Professional use[edit]

Police teams, I think they also have a role as an identifier for plain-clothes response teams in the UK, ie for one another and the public, as well as use as a sunshield, generally they display the word word 'police' or black and white check pattern. Branding is something the stiffened front of a baseball cap is ideally suited for. Hakluyt bean (talk) 01:17, 19 December 2008 (UTC)Reply[reply]


The 'Royal Navy' cap in the section 'Professional use' looks more like a cricket cap to me. The article might reflect a bit more the extent to which 'baseball cap' is a generic term for 'cap' in modern English. Hakluyt bean (talk) 00:02, 4 April 2009 (UTC)Reply[reply]

There has been an introduction of the last few years of the baseball cap in the Royal Navy. They are very similar to those worn by the US Navy. [1] --Nozzer71 (talk) 17:48, 25 January 2015 (UTC)Reply[reply]

The 'Thomas the Tank Engine' cap is not a baseball cap either. It's a train driver's cap, with some resemblance to a nautical cap. I repeat my point about 'baseball cap' being adopted in the media/common parlance as a generic term. Hakluyt bean (talk) 22:24, 28 August 2009 (UTC)Reply[reply]

File:Screen Shot 2011-11-24 at 8.35.10 PM.png Nominated for speedy Deletion[edit]

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Wearing the cap backwards[edit]

This article makes no mention of the habit among many owners, of wearing the cap backwards, with the visor bill at the back of the head. Is there any coverage of this topic elsewhere (if so, this article should point to it). If not, here are some starter questions:

  • Where and when did this practice begin?
  • What are the advantages/disadvantages of this practice?
  • Who adopted this practice, and what does it mean to them?
  • How do other groups react to this, and why?
  • Are there any trends or new developments regarding this practice?

The help of somebody who knows the answers to these questions would be appreciated. Reify-tech (talk) 00:54, 16 March 2013 (UTC)Reply[reply]

When I was a kid (I'm currently 60.), I used to wear my ball cap backwards to keep the back of my neck from getting sunburned. I wouldn't be surprised if the current trend was started by skateboarders (as many teen clothing trends often are), and possibly for the same reason.TCav (talk) 21:35, 21 June 2014 (UTC)Reply[reply]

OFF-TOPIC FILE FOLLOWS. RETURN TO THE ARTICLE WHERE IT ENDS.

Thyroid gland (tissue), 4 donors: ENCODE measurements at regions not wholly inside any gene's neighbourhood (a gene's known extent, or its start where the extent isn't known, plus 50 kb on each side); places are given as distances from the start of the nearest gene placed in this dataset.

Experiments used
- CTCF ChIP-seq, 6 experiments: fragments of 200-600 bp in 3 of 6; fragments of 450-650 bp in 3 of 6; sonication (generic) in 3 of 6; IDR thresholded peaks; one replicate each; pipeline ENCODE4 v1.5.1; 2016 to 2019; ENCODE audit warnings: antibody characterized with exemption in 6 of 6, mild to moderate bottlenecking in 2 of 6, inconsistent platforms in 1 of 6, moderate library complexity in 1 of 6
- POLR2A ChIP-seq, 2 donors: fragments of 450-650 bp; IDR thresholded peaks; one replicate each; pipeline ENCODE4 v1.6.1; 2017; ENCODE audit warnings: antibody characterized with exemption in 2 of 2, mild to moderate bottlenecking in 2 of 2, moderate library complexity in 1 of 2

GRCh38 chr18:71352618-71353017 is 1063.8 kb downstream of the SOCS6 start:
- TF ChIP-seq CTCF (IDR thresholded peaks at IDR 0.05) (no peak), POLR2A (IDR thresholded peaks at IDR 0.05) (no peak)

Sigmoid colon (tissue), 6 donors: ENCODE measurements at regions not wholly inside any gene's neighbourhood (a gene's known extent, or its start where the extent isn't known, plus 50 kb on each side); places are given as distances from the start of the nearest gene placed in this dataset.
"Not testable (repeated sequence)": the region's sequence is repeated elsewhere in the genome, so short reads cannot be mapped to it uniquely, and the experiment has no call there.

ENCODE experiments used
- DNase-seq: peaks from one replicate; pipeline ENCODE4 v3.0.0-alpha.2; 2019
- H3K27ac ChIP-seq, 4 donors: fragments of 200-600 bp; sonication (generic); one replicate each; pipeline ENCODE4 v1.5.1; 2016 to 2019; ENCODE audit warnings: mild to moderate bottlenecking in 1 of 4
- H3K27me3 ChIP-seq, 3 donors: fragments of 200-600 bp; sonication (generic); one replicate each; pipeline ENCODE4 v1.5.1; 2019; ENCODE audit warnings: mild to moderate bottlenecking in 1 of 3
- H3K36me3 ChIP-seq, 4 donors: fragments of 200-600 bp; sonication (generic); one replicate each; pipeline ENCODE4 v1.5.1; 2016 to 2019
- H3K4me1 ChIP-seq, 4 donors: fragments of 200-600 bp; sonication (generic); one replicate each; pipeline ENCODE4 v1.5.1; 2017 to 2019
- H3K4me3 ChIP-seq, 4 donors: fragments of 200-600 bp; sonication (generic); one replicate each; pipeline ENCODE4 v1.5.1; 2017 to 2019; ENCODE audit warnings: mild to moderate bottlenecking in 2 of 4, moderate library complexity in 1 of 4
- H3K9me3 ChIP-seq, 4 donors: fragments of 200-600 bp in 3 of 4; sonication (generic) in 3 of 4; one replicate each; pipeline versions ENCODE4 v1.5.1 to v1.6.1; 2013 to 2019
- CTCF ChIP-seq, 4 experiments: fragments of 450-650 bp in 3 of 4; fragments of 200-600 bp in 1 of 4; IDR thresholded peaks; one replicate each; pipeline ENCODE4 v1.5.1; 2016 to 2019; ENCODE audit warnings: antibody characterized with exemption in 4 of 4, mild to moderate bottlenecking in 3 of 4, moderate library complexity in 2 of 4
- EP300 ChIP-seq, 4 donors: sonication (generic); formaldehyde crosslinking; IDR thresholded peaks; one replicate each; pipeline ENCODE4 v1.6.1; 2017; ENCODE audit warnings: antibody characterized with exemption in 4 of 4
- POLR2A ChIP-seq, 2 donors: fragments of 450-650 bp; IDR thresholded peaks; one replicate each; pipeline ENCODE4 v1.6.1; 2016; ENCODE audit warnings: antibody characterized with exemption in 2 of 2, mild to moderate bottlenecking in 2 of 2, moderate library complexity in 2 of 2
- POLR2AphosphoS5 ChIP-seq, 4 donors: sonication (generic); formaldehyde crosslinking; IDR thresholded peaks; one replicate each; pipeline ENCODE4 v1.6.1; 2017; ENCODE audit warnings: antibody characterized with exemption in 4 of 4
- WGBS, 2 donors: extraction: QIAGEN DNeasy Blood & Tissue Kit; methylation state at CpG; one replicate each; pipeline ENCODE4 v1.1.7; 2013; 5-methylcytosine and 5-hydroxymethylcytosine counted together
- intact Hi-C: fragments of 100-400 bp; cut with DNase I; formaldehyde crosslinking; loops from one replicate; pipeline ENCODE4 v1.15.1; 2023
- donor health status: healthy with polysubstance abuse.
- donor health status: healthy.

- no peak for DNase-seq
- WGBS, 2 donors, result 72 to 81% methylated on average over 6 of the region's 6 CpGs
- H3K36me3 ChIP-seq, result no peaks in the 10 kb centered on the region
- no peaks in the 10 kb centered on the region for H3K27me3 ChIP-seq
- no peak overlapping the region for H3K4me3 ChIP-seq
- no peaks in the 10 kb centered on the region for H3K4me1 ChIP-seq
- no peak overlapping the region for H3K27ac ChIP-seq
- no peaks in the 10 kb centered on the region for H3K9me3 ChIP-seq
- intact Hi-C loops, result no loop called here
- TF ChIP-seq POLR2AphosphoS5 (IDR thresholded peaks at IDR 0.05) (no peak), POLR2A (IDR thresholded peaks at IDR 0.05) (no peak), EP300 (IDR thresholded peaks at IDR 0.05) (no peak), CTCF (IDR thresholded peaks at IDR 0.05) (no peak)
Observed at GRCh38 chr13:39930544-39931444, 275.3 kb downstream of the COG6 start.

Casual use[edit]

The baseball cap is a pat of casual wear around the world, and for many types of society, even in places where they don't know what baseball is. However, the whole article only mentions this in one sentence only. Can someone please expand it?--Omar35880 (talk) 02:41, 22 February 2015 (UTC)Reply[reply]


The article snapback (hat) was recently redirected here, with the reason stated being that it was the same topic. It seems to obviously not be — the baseball cap has a curved peak, while snapbacks' are flat. Should the article be recreated? Jjamesryan (talk | contribs) 22:25, 16 September 2016 (UTC)Reply[reply]

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Weirdly in this article, there is no mention whatsoever of the importance of the baseball cap in hip hop fashion. The baseball cap is the number one hip hop icon. — Preceding unsigned comment added by (talk) 21:48, 14 November 2016 (UTC)Reply[reply]

British Genders[edit]

This saved my day:

  • In Britain the baseball cap has the additional advantage of being unisex and suitable for wear by both male and female officers.

British editors might want to explain their country's peculiarities. :-) Werner Vogel (talk) 00:36, 8 December 2018 (UTC)Reply[reply]

Mention how they used to only be for baseball but now have anything you can think of on the front[edit]

I have a cap with a logo of my favorite restaurant. I have a cap of the company logo where I work. I saw someone wearing a cap that shows an image of a cow on it and says “I’m vegan”. Donald Trump has a "Make America Great Again" cap. My kid has a Ghostbusters cap and his friend has a Pokémon cap. These aren’t just for baseball anymore. SaltySemanticSchmuck (talk) 19:39, 30 July 2019 (UTC)Reply[reply]